Original URL: http://www.theregister.co.uk/2007/01/09/enterprisedb/

EnterpriseDB: standing out from the crowd

Plenty of potential to grow

By Philip Howard

Posted in Developer, 9th January 2007 10:27 GMT

Opinion EnterpriseDB (which is the name of both the company and the product) is normally thought of, by those who have merely heard of it, as being yet another of the open source database vendors. However, this is not the case. As its name suggests, the company is focused on providing an enterprise-class relational database and it charges for its product and it charges for support and it charges for all the other things that you would expect an enterprise software vendor to charge for. Where it differs from the mainstream database vendors is that it a) charges a lot less and b) is based on open source database technology.

Specifically, EnterpriseDB is based on PostgreSQL and EnterpriseDB is also a significant contributor to the ongoing development of PostgreSQL. However, it has also built additional capability on top of PostgreSQL which is, if you like, the secret sauce behind the product.

The first thing that EnterpriseDB has done is to introduce Oracle compatibility. The aim here is to allow Oracle applications to run against EnterpriseDB without change; so all of your PL/SQL, all of your user defined functions and datatypes, all of your triggers and so on, will all run against EnterpriseDB without change. In practice, of course, this is not perfect. The company estimates that around 75 per cent of its Oracle migrations (it also has customers that have migrated from SQL Server, DB2 and MySQL) have required no changes at all but there remains a rump of 25 per cent that do need some changes, typically when these companies are using RAC or the OCI interface or other advanced Oracle features, though we can expect EnterpriseDB to address these issues in future releases.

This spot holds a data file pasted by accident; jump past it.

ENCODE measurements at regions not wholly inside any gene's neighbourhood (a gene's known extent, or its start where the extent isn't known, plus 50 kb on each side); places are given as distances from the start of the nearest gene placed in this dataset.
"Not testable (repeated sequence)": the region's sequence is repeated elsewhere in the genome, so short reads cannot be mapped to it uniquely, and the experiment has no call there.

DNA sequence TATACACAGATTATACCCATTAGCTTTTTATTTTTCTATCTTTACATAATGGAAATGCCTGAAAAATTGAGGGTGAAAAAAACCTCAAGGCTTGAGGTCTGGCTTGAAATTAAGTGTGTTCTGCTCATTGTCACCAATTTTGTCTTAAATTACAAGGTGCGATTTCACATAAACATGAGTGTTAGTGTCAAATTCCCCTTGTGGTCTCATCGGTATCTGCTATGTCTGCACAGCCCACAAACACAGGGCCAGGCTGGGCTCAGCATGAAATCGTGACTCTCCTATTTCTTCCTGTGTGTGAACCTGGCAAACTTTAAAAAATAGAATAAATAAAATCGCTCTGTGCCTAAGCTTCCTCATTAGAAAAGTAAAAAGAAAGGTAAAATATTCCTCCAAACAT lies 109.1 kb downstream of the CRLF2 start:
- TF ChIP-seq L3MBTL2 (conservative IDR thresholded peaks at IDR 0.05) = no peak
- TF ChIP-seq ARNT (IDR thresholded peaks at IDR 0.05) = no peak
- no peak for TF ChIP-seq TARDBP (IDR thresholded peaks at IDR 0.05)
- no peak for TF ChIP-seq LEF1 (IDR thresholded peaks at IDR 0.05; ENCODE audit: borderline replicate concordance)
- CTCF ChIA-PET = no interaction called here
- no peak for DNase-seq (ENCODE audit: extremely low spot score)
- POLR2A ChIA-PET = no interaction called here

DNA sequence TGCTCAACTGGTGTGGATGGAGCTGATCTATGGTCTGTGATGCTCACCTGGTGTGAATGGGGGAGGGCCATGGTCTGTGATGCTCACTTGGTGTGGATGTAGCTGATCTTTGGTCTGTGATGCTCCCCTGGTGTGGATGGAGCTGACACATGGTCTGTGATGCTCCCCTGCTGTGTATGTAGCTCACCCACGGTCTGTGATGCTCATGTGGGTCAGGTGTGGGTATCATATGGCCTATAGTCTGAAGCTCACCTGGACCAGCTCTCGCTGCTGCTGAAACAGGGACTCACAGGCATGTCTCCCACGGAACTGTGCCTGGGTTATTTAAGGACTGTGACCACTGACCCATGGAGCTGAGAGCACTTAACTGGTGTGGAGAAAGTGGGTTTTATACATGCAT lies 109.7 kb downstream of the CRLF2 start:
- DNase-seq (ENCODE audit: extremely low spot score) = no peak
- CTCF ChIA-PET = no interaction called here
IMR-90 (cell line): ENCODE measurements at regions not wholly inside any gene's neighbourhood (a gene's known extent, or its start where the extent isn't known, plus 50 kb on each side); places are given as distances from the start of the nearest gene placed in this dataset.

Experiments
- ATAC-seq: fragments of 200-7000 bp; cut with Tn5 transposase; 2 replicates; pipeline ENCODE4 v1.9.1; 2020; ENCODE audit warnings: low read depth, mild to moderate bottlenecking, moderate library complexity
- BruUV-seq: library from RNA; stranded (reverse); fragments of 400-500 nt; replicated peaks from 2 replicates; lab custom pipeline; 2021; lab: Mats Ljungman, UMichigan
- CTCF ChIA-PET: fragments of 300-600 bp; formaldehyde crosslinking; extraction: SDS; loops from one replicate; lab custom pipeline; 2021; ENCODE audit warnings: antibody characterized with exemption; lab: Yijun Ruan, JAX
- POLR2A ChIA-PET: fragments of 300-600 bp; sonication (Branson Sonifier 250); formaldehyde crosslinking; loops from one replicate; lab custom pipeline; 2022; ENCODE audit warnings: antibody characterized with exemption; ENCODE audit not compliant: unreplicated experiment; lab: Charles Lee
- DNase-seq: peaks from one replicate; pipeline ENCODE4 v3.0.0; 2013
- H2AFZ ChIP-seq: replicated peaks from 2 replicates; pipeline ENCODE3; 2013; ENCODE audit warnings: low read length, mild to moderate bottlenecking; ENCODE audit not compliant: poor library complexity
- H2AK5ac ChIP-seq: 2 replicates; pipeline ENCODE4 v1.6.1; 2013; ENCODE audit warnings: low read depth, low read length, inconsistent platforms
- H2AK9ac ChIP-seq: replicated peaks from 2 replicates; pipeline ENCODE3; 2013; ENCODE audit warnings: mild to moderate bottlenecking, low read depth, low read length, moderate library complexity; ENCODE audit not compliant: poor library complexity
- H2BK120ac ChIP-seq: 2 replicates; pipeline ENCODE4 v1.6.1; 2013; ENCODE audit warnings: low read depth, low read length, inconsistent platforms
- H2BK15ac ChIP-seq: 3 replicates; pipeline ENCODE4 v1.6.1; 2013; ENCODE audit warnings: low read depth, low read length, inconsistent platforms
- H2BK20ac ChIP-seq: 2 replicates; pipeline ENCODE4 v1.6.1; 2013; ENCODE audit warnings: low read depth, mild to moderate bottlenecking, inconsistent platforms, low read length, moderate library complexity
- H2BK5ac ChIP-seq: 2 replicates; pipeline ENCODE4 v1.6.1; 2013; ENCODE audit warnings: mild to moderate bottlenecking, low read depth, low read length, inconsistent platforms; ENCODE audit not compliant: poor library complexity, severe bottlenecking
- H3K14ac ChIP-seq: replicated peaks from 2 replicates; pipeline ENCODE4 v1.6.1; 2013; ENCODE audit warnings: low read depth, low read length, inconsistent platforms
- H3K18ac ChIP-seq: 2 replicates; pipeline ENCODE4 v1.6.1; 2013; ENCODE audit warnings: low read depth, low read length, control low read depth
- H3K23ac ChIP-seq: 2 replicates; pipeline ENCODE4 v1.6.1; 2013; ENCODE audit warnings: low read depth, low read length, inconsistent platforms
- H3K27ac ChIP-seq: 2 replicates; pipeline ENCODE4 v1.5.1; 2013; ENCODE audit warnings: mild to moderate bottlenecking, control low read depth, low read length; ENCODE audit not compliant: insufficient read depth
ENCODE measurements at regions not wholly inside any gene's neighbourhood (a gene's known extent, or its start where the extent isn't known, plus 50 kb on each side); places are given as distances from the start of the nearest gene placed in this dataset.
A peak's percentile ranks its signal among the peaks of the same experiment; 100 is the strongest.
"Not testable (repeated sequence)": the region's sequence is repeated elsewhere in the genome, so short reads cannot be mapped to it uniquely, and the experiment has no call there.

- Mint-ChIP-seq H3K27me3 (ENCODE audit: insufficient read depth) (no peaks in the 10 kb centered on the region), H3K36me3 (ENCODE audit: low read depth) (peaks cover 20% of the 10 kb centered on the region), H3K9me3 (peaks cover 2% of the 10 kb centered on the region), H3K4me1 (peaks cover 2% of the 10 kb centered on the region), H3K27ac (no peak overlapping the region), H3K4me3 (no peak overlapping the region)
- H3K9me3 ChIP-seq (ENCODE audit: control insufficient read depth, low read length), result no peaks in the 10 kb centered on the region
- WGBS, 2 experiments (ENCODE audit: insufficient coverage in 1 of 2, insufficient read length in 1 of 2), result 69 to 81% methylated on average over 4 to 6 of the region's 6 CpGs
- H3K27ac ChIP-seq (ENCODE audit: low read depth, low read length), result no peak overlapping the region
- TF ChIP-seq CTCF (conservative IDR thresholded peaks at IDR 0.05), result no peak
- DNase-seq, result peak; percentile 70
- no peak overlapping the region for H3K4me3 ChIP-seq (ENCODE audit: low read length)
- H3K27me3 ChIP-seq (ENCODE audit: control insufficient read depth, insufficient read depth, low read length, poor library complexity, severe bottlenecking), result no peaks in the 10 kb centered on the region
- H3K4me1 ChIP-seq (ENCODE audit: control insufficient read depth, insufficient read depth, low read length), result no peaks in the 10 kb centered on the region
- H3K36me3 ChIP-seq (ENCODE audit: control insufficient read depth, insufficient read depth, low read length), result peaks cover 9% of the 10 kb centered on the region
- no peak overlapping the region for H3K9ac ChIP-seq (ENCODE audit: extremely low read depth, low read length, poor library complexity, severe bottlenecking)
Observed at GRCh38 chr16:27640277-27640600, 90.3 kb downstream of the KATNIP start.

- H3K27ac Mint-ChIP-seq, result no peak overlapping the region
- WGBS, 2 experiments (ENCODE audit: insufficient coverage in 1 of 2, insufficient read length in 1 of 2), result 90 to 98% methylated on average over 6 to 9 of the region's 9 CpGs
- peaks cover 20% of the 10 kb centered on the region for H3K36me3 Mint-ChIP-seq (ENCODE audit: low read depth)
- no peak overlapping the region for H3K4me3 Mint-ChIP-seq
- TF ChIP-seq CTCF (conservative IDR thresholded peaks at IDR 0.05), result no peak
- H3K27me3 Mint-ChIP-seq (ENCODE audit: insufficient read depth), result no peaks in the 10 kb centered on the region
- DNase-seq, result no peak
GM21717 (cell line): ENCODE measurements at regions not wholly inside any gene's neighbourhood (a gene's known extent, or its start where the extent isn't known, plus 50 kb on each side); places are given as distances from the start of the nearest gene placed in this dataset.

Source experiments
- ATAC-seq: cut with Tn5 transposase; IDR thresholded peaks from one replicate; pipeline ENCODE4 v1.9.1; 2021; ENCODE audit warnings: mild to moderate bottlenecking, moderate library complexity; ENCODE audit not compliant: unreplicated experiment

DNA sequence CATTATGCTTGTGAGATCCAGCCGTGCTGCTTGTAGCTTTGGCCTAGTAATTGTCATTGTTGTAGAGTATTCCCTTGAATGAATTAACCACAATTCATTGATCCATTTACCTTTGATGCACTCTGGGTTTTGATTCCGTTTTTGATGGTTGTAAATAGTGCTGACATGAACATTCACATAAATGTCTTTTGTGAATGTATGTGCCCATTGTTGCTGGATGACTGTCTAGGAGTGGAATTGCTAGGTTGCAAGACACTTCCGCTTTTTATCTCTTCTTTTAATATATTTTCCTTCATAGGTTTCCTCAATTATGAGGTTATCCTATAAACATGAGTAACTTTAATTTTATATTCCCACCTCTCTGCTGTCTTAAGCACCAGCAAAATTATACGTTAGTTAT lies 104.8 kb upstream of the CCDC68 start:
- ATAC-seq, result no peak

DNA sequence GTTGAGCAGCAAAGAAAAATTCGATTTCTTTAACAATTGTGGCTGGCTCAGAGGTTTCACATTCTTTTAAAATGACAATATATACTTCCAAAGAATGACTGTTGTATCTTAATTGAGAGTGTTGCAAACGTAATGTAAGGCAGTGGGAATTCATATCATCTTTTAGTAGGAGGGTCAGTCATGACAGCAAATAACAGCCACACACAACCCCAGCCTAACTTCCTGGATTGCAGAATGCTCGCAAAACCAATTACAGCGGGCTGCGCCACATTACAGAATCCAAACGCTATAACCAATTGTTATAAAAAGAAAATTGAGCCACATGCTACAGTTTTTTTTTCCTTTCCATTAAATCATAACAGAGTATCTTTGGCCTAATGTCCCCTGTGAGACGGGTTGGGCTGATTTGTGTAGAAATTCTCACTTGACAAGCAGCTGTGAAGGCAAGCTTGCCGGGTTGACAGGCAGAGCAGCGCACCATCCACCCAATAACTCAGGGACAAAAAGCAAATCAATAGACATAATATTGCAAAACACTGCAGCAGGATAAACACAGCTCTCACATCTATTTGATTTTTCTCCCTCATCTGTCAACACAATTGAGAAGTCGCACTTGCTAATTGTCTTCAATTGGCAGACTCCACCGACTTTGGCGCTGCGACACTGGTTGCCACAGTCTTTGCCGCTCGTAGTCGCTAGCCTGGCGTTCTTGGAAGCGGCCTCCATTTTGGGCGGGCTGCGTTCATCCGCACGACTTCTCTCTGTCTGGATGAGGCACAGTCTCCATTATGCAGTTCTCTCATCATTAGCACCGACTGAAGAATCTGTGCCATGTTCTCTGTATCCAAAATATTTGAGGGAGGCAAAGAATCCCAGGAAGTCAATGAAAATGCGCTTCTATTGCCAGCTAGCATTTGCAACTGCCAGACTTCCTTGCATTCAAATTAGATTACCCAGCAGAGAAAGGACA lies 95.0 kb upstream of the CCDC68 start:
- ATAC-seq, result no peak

The second thing that EnterpriseDB has done (and this it will be feeding back into the PostgreSQL community) is to significantly improve the performance of the database, quoting enhancements of between 50 and 200 per cent to the point where the company reckons that EnterpriseDB is at least as fast as, if not faster than, Oracle. And, thirdly, the company has added tools for migration, browsing (to look at schemas, tables and so on) and management and monitoring.

Next, I should mention EnterpriseDB's support, which is based in the USA, UK and Pakistan to provide true 24x7 coverage. In this context it is also worth noting that the company also provides professional support services for pure PostgreSQL users as well as training and other services.

Of course, EnterpriseDB does not have all of the bells and whistles of Oracle, though it did win the LinuxWorld Best Database Award in both 2005 and 2006. But then, not everybody needs all of those features. To quote Vonage (the VoIP provider), which is an EnterpriseDB customer: “Oracle is a sledgehammer, MySQL is a small hammer—we needed something in-between”. On the other hand, as I have already said, the price point for EnterpriseDB is much lower: Sony Online Entertainment estimates that it will save $1m per year by running on EnterpriseDB rather than Oracle.

To conclude, this looks like a significant play. The company only started seriously selling its product last year and it already has around 100 customers. Small beer compared to Oracle, of course, but with plenty of potential to grow.

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